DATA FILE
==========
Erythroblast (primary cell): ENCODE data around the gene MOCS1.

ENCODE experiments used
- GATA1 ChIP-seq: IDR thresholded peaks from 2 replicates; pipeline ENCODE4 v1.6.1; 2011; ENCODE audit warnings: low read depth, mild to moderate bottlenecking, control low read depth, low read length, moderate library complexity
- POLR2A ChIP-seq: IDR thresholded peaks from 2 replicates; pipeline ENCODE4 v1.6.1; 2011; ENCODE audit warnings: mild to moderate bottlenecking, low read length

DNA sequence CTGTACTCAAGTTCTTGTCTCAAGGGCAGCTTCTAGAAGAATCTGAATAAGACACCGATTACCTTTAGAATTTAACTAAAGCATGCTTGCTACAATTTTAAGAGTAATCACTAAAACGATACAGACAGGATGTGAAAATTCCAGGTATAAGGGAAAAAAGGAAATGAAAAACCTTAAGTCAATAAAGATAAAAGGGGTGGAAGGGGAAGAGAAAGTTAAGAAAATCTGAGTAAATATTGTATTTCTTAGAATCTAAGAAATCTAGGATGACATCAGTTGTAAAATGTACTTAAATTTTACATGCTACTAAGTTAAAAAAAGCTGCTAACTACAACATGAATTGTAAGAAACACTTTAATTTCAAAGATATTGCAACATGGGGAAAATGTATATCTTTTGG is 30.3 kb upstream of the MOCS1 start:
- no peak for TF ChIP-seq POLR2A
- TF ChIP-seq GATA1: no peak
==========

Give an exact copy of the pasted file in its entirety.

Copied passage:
Erythroblast (primary cell): ENCODE data around the gene MOCS1.

ENCODE experiments used
- GATA1 ChIP-seq: IDR thresholded peaks from 2 replicates; pipeline ENCODE4 v1.6.1; 2011; ENCODE audit warnings: low read depth, mild to moderate bottlenecking, control low read depth, low read length, moderate library complexity
- POLR2A ChIP-seq: IDR thresholded peaks from 2 replicates; pipeline ENCODE4 v1.6.1; 2011; ENCODE audit warnings: mild to moderate bottlenecking, low read length

DNA sequence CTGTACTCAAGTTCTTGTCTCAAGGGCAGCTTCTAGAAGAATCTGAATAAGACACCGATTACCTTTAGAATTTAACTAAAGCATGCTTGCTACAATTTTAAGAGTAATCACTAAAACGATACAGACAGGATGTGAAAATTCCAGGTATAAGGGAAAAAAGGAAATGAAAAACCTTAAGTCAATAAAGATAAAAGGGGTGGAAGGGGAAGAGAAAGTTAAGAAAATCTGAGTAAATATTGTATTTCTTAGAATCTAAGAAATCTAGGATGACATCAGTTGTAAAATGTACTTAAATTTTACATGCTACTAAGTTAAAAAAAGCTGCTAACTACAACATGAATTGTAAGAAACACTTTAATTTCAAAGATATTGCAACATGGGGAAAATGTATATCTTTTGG is 30.3 kb upstream of the MOCS1 start:
- no peak for TF ChIP-seq POLR2A
- TF ChIP-seq GATA1: no peak